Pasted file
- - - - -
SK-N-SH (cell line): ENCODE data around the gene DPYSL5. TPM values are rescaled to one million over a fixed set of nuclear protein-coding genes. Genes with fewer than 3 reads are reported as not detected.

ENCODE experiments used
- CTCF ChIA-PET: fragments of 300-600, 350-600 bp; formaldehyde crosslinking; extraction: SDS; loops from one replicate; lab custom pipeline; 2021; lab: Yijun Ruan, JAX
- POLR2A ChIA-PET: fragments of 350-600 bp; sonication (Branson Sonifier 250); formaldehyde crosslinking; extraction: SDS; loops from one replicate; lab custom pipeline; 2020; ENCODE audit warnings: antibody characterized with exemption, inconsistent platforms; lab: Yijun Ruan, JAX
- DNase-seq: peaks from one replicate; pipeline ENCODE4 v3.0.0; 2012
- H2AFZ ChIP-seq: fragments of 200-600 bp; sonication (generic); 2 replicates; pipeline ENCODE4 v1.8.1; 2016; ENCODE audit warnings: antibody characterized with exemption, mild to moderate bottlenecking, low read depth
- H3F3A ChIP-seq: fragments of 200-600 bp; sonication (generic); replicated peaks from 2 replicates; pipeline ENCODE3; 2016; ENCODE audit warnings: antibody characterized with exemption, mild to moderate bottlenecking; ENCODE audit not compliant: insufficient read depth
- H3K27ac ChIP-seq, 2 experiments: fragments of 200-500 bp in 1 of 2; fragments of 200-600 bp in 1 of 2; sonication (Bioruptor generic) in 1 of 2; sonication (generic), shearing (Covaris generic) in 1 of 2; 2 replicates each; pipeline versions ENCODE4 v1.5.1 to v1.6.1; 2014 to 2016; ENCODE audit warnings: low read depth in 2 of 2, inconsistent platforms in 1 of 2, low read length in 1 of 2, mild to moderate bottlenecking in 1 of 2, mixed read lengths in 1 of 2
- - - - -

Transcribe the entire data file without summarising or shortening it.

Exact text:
SK-N-SH (cell line): ENCODE data around the gene DPYSL5. TPM values are rescaled to one million over a fixed set of nuclear protein-coding genes. Genes with fewer than 3 reads are reported as not detected.

ENCODE experiments used
- CTCF ChIA-PET: fragments of 300-600, 350-600 bp; formaldehyde crosslinking; extraction: SDS; loops from one replicate; lab custom pipeline; 2021; lab: Yijun Ruan, JAX
- POLR2A ChIA-PET: fragments of 350-600 bp; sonication (Branson Sonifier 250); formaldehyde crosslinking; extraction: SDS; loops from one replicate; lab custom pipeline; 2020; ENCODE audit warnings: antibody characterized with exemption, inconsistent platforms; lab: Yijun Ruan, JAX
- DNase-seq: peaks from one replicate; pipeline ENCODE4 v3.0.0; 2012
- H2AFZ ChIP-seq: fragments of 200-600 bp; sonication (generic); 2 replicates; pipeline ENCODE4 v1.8.1; 2016; ENCODE audit warnings: antibody characterized with exemption, mild to moderate bottlenecking, low read depth
- H3F3A ChIP-seq: fragments of 200-600 bp; sonication (generic); replicated peaks from 2 replicates; pipeline ENCODE3; 2016; ENCODE audit warnings: antibody characterized with exemption, mild to moderate bottlenecking; ENCODE audit not compliant: insufficient read depth
- H3K27ac ChIP-seq, 2 experiments: fragments of 200-500 bp in 1 of 2; fragments of 200-600 bp in 1 of 2; sonication (Bioruptor generic) in 1 of 2; sonication (generic), shearing (Covaris generic) in 1 of 2; 2 replicates each; pipeline versions ENCODE4 v1.5.1 to v1.6.1; 2014 to 2016; ENCODE audit warnings: low read depth in 2 of 2, inconsistent platforms in 1 of 2, low read length in 1 of 2, mild to moderate bottlenecking in 1 of 2, mixed read lengths in 1 of 2